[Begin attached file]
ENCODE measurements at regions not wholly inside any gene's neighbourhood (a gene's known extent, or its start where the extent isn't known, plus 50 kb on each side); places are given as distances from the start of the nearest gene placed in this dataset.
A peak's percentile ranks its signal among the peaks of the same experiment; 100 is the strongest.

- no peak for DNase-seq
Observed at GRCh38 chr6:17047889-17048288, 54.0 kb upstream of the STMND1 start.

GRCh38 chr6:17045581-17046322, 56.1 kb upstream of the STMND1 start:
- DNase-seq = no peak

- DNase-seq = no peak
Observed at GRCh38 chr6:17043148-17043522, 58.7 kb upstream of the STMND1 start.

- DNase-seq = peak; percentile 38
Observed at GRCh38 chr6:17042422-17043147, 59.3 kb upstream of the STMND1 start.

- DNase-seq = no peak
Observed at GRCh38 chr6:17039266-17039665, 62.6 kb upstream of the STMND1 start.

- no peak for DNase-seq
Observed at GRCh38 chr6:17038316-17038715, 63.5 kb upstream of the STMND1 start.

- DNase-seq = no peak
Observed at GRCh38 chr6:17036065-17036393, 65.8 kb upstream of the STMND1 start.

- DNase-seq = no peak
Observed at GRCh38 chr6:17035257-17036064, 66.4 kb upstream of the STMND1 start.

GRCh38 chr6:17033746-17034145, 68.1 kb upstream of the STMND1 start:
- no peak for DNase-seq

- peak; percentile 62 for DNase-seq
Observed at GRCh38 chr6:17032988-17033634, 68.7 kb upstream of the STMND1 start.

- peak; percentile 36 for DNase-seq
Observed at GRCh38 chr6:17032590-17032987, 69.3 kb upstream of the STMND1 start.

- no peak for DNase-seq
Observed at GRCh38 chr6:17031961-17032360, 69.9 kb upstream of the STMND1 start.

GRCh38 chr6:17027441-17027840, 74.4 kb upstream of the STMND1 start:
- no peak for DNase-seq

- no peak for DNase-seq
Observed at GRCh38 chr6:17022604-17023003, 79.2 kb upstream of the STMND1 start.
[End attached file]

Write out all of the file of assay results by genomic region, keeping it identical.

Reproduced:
ENCODE measurements at regions not wholly inside any gene's neighbourhood (a gene's known extent, or its start where the extent isn't known, plus 50 kb on each side); places are given as distances from the start of the nearest gene placed in this dataset.
A peak's percentile ranks its signal among the peaks of the same experiment; 100 is the strongest.

- no peak for DNase-seq
Observed at GRCh38 chr6:17047889-17048288, 54.0 kb upstream of the STMND1 start.

GRCh38 chr6:17045581-17046322, 56.1 kb upstream of the STMND1 start:
- DNase-seq = no peak

- DNase-seq = no peak
Observed at GRCh38 chr6:17043148-17043522, 58.7 kb upstream of the STMND1 start.

- DNase-seq = peak; percentile 38
Observed at GRCh38 chr6:17042422-17043147, 59.3 kb upstream of the STMND1 start.

- DNase-seq = no peak
Observed at GRCh38 chr6:17039266-17039665, 62.6 kb upstream of the STMND1 start.

- no peak for DNase-seq
Observed at GRCh38 chr6:17038316-17038715, 63.5 kb upstream of the STMND1 start.

- DNase-seq = no peak
Observed at GRCh38 chr6:17036065-17036393, 65.8 kb upstream of the STMND1 start.

- DNase-seq = no peak
Observed at GRCh38 chr6:17035257-17036064, 66.4 kb upstream of the STMND1 start.

GRCh38 chr6:17033746-17034145, 68.1 kb upstream of the STMND1 start:
- no peak for DNase-seq

- peak; percentile 62 for DNase-seq
Observed at GRCh38 chr6:17032988-17033634, 68.7 kb upstream of the STMND1 start.

- peak; percentile 36 for DNase-seq
Observed at GRCh38 chr6:17032590-17032987, 69.3 kb upstream of the STMND1 start.

- no peak for DNase-seq
Observed at GRCh38 chr6:17031961-17032360, 69.9 kb upstream of the STMND1 start.

GRCh38 chr6:17027441-17027840, 74.4 kb upstream of the STMND1 start:
- no peak for DNase-seq

- no peak for DNase-seq
Observed at GRCh38 chr6:17022604-17023003, 79.2 kb upstream of the STMND1 start.